@Bean(name = "Greeting")
    public Greeting getGreetingBean() {
        return new Greeting();
    }
}

// the bean class
import org.springframework.stereotype.Component;
@Component
public class Greeting {
   public void greet() {
     system.out.println("Hello World!")
   }
}

// Client application
import org.springframework.context.ApplicationContext;
import org.springframework.context.annotation.AnnotationConfigApplicationContext;
public class Application {
  public static void main (String args[]) {
    ApplicationContext applicationContext = new AnnotationConfigApplicationContext(AppConfig.class);
    Greeting greetingObject = (Greeting) applicationContext.getBean("Greeting");
System.out.println(greetingObject.greet());
  }
}

@Repository

The @Repository
annotation
is a more specialized version of the @Compoment annotation and it is primarily used to annotate persistence layer classes. The added benefit of using this specialized annotation in the persistence layer is to add exception translation.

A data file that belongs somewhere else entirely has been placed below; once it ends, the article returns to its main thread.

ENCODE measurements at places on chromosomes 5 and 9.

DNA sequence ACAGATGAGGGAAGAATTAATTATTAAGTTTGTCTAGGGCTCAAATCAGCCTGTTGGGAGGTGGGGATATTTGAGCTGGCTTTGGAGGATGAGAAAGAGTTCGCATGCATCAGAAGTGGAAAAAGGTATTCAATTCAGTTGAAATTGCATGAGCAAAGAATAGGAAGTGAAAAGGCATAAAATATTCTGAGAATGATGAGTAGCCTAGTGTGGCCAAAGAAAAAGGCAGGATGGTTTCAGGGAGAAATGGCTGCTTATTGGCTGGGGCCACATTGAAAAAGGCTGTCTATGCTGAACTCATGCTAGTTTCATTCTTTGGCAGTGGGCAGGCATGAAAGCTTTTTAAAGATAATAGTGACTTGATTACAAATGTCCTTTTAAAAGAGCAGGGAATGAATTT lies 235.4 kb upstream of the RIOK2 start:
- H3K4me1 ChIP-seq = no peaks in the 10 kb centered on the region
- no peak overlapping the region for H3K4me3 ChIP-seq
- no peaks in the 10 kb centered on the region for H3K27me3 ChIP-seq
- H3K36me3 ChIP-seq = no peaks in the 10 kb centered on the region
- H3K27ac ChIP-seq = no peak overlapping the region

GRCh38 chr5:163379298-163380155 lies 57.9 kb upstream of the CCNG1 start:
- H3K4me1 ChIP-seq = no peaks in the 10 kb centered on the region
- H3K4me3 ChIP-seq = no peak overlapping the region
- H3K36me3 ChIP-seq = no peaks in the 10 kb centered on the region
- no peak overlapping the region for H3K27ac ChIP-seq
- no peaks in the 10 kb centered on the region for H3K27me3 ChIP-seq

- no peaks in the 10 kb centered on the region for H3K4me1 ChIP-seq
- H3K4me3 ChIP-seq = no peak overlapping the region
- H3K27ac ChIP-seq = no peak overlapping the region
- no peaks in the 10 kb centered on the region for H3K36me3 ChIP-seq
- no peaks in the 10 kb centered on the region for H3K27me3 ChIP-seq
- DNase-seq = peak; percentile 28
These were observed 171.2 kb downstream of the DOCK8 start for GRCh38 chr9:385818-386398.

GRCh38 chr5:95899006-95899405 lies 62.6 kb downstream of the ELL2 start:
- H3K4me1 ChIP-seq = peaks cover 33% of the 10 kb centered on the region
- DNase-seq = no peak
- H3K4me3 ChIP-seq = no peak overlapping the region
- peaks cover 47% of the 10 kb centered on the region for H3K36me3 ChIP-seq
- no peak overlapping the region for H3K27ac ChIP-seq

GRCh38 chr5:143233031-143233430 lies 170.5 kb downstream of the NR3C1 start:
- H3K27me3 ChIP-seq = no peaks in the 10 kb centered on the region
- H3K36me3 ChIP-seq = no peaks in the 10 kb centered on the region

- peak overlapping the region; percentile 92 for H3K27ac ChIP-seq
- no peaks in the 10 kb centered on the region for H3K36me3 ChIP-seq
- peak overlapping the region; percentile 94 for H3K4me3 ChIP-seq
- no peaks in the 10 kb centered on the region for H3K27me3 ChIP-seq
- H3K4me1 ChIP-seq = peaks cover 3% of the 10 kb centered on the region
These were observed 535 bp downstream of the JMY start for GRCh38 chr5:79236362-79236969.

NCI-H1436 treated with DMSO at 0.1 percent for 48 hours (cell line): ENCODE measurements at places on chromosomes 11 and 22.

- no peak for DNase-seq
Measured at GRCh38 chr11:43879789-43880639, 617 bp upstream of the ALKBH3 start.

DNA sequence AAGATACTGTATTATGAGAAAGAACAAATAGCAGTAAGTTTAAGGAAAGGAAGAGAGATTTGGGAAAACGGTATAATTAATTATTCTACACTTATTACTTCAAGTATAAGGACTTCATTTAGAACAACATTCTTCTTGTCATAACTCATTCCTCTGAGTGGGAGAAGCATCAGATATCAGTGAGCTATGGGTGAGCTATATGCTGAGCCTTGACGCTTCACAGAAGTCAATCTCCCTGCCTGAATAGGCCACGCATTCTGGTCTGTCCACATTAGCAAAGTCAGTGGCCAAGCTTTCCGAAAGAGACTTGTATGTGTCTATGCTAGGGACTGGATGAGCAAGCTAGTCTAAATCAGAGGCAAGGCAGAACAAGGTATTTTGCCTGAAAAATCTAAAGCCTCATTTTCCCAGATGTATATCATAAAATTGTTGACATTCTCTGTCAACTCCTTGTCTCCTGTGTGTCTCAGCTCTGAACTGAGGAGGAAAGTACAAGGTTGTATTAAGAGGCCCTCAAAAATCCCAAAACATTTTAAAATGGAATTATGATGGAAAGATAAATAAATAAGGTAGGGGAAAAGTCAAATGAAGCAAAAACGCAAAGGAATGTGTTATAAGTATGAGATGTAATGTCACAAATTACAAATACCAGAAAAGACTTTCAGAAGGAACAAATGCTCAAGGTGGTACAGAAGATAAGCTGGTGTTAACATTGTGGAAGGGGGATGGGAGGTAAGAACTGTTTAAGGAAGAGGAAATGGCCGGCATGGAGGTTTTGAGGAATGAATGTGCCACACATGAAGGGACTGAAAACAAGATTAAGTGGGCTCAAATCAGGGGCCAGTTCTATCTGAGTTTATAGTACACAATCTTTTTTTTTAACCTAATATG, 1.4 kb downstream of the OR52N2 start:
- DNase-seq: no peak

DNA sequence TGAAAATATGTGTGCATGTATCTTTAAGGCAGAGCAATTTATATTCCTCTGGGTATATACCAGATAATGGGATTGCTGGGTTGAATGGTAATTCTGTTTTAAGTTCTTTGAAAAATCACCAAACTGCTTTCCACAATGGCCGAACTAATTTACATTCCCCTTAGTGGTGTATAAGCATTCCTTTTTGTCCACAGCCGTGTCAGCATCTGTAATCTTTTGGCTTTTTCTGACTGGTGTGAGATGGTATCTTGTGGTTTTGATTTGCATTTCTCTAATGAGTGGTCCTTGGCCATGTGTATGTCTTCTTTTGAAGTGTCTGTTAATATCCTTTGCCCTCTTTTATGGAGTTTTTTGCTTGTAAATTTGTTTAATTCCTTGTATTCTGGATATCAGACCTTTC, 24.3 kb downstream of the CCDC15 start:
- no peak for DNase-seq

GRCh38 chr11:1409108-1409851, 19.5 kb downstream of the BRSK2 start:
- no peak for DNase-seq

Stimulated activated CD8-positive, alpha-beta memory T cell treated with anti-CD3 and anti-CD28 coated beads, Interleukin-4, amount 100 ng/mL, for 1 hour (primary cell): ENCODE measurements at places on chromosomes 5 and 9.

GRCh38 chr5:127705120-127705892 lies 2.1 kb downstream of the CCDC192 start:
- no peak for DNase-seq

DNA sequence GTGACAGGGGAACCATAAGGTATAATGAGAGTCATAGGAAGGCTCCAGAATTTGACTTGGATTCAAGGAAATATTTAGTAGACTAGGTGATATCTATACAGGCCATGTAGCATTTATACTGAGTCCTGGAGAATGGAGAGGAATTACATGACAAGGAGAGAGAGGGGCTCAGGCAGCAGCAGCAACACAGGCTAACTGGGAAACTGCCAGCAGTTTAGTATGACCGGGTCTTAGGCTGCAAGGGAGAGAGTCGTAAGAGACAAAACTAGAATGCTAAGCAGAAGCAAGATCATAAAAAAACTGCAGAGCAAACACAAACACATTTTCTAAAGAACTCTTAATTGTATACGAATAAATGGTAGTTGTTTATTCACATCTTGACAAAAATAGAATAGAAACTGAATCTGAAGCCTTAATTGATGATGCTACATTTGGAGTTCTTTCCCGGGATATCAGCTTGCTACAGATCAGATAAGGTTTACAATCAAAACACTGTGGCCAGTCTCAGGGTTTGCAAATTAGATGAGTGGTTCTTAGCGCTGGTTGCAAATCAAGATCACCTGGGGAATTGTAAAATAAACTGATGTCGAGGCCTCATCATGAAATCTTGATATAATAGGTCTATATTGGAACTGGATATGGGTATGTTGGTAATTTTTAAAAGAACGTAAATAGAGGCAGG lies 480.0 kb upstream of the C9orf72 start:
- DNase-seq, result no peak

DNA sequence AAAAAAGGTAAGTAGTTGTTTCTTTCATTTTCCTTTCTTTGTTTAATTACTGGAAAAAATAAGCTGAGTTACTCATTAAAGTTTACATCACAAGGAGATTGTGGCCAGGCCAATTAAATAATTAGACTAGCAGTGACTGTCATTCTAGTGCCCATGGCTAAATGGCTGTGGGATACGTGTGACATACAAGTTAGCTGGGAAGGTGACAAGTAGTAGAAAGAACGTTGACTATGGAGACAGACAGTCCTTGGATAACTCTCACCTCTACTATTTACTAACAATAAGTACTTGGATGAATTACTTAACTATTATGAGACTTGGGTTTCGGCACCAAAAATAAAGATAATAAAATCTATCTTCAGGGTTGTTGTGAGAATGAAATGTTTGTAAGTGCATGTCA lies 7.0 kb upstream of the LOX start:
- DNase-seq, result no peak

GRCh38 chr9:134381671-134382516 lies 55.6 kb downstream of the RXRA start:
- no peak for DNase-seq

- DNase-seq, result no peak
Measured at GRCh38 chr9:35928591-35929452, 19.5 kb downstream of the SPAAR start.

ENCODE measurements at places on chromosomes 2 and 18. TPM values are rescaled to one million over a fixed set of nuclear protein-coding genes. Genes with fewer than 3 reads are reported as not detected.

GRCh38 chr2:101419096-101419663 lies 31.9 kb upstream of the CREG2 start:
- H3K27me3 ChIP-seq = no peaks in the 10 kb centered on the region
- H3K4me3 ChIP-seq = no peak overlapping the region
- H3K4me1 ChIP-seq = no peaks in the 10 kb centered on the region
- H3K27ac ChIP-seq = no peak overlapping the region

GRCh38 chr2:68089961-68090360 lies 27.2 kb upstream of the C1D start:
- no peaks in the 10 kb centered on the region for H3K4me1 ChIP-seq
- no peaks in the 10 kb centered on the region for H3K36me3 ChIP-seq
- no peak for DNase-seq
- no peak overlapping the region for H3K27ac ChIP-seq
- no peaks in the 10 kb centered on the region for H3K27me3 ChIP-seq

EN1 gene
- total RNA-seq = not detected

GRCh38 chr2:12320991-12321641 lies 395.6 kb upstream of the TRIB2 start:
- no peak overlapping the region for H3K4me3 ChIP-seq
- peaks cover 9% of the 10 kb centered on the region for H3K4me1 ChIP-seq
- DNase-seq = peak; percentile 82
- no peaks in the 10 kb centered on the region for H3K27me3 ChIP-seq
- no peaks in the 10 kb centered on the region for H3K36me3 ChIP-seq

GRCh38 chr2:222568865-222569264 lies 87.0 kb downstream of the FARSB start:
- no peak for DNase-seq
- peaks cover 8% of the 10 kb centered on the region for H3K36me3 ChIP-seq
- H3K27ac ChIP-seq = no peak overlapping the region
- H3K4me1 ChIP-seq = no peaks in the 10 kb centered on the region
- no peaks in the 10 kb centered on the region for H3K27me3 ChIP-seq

Example: 

// The configuration class
import org.springframework.context.annotation.Bean;
import org.springframework.context.annotation.ComponentScan;
import org.springframework.context.annotation.Configuration;
@Configuration
@ComponentScan
public class AppConfig {
    @Bean(name = "ProductRepository")
    public ProductRepository getProductRepositoryBean() {
        return new ProductRepository();
    }
}

// the bean class
import org.springframework.stereotype.Component;
@Repository
public class ProductRepository {
   public void save() {
     system.out.println("Product Saved.")
   }
}

// Client application
import org.springframework.context.ApplicationContext;
import org.springframework.context.annotation.AnnotationConfigApplicationContext;
public class Application {
  public static void main (String args[]) {
    ApplicationContext applicationContext = new AnnotationConfigApplicationContext(AppConfig.class);
    ProductRepository productRepository = (ProductRepository) applicationContext.getBean("ProductRepository");
    System.out.println(productRepository.save());
  }
}

@Service

The @Service
annotation